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In addition, we were in the United Kingdom at the time of the mass shooting in Orlando and at the time of the Brexit vote by which the United Kingdom withdrew from the European Union. With these events occurring, we were able to experience how a massive tragedy in the U.S. is globally affective. Walking the streets of London, we even came across a banner that read, “We Stand with Orlando.” And we were able to see firsthand the reaction of the UK people to a major national event. Needless to say, with these events taking place and our presidential election upon us, the English people were eager to know our political stances on several issues, including gun laws, nationalism, and Trump/Bernie/Hilary, and they were eager to share their opinions on their own national issues. I had the pleasure, for example, escaping the rain one evening in Bath, to talk to the manager of a shoe store for a brief time who excitedly conversed with me over British and American politics.

This brings me to my next point. Of all the amazing history and incredible places we saw, it was the people that I will remember most and hold most dear to my heart. Granted I came across more rude people than I had ever encountered, but the good outweighed the bad. I will always remember the three locals we shared jokes with at the smallest pub in the UK; the friendly Chinese couple I listened to one of our students practice her Chinese with during high tea on the Thames River; the kind French girl who led our horseback ride along the beach in Inverary, Scotland; the professors at our host university; all our friendly waiters and waitresses; the pub owner who helped us struggle through the Welsh word “Llanfairpwllgwyngyllgogerychwyrndrobwllllantysiliogogogoch” for extra credit; the employees of Dunollie Castle who allowed us to conduct a crime scene investigation in the middle of their work day and even participated as witnesses and interviewees; and all others who took our pictures, gave us directions, or made friendly conversation with us on the buses, trains, and planes along the way. I am particularly grateful and would like to give a shout out to the employees of United who were so helpful to me in the airport when I had issues with my flights and had to find my way home. And lastly, in the month I was in England, together in good times and in bad, I developed a relationship with my fellow students and with our professor that I will always cherish. Above all the experiences and sights, it is these people that I will hold dear when I remember my study abroad.

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From my study abroad experience, I gained seven credits toward my degree, friendships I will always be able to turn to with my fellow students, and a mentor that I truly respect in my professor. In addition, as a GSIS student, I achieved my first international experience that I believe has opened the door to many more international travels and potential career opportunities. I discovered the path I want to take in my degree program by taking Interviewing Techniques and Forensic Science and finding out what I really enjoyed to do. I grew as a person, figuring out my way through a foreign country and culture with a group of people that were mostly strangers to me before the study abroad, and was exposed to the diversity that exists just between two English speaking western cultures, really opening my eyes to the incredible diversity that exists globally.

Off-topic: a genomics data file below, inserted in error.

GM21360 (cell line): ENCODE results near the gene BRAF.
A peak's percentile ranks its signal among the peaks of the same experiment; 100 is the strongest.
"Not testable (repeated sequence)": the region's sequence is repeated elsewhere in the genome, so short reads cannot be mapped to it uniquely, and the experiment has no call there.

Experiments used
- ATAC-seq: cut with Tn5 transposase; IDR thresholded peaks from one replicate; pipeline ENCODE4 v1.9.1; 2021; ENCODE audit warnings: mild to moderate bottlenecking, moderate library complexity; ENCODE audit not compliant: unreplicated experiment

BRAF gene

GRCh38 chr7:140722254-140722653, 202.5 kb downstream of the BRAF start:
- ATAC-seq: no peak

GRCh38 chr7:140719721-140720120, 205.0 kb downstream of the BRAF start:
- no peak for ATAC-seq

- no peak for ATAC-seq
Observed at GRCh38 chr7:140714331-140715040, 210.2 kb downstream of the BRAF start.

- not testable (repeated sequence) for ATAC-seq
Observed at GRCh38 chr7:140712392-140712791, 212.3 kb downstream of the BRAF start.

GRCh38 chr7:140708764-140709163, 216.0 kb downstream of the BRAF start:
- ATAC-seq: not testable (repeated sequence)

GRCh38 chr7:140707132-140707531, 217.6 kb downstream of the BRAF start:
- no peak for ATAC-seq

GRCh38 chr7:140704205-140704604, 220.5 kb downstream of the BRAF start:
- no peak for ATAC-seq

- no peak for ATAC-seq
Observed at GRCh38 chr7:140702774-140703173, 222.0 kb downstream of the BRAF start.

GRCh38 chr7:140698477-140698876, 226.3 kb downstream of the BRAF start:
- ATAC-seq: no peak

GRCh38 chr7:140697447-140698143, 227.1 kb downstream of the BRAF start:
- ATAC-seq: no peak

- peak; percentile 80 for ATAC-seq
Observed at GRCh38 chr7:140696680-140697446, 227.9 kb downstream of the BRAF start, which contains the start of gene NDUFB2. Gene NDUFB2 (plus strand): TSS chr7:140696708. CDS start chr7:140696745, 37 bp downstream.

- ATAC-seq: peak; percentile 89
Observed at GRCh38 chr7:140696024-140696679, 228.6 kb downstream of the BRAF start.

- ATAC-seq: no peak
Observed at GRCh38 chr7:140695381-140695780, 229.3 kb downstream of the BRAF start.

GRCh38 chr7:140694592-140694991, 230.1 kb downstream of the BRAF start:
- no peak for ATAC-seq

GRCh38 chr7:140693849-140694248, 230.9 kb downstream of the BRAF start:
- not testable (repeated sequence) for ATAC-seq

I am so grateful for the opportunity I had to study in England in the summer of 2016. I will never forget my time there and will eternally appreciate all the incredible experiences.

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Making Graphene Composites Thanks to URI

Trupti I’m Trupti Mahendrakar from Bangalore, India. Exploring and innovating is my passion. I joined Riddle in Fall 2015. Since then till now, I was encouraged and motivated to do what I like. Professor’s here are so helpful. The entire institution makes me feel at home. My first semester here, I came up with an idea of making Graphene based composites. Later, I got to know that the University encourages and funds student researches through Ignite or Undergraduate Research Institute (URI). All I had to do was to find a Professor who can help me with my project and find a group of people who are interested. Thus, I started Alternate Composite Team (ACT).

Here’s a little information about Graphene. It is a new material discovered in 2004. It is known for its extraordinary chemical and physical properties. Also, it is an allotrope of carbon. Embry-Riddle made is possible for me to work on this amazing material and pursue my goal in making graphene based composites for aircrafts and rockets. To know more about my project, feel free to email me at mahendrt@my.erau.edu

Here are some pictures of me and my team working. It may not look fun but remember “Appearance can be deceptive.” So come on over and try it yourself.

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Engineering skills!

Final product of the first part of ACT

Final product of the first part of ACT

 

 

So Long!!!!

I am officially signing off for good. It has been an awesome four years blogging for all of our readers out there but, its time to go!! I am happy to say that I have a job now, in the “real world” as the professors at ERAU like to call it.

As some of you know from my previous blogs I got my job through AFROTC, which I was involved in over the last 4 years at Riddle. It is a great program and if you are willing to give it a shot you can learn a lot about yourself while securing a future position in the Air Force. Not everyone makes it through but, boy does it feel good if you are one of the lucky ones who does!